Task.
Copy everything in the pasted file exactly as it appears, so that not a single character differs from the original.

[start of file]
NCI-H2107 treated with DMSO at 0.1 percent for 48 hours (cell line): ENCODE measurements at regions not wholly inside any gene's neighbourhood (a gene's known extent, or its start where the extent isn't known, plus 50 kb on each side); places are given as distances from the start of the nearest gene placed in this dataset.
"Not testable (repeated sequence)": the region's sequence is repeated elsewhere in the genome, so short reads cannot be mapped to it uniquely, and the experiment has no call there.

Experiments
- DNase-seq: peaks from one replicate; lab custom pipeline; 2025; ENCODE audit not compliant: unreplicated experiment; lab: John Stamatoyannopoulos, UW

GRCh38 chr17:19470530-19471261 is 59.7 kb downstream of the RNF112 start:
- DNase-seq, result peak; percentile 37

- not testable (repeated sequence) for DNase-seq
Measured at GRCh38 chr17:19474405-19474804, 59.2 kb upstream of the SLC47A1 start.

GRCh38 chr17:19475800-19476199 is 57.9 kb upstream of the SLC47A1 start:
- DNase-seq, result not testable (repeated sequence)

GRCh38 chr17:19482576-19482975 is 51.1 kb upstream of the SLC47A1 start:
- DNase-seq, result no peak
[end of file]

NCI-H2107 treated with DMSO at 0.1 percent for 48 hours (cell line): ENCODE measurements at regions not wholly inside any gene's neighbourhood (a gene's known extent, or its start where the extent isn't known, plus 50 kb on each side); places are given as distances from the start of the nearest gene placed in this dataset.
"Not testable (repeated sequence)": the region's sequence is repeated elsewhere in the genome, so short reads cannot be mapped to it uniquely, and the experiment has no call there.

Experiments
- DNase-seq: peaks from one replicate; lab custom pipeline; 2025; ENCODE audit not compliant: unreplicated experiment; lab: John Stamatoyannopoulos, UW

GRCh38 chr17:19470530-19471261 is 59.7 kb downstream of the RNF112 start:
- DNase-seq, result peak; percentile 37

- not testable (repeated sequence) for DNase-seq
Measured at GRCh38 chr17:19474405-19474804, 59.2 kb upstream of the SLC47A1 start.

GRCh38 chr17:19475800-19476199 is 57.9 kb upstream of the SLC47A1 start:
- DNase-seq, result not testable (repeated sequence)

GRCh38 chr17:19482576-19482975 is 51.1 kb upstream of the SLC47A1 start:
- DNase-seq, result no peak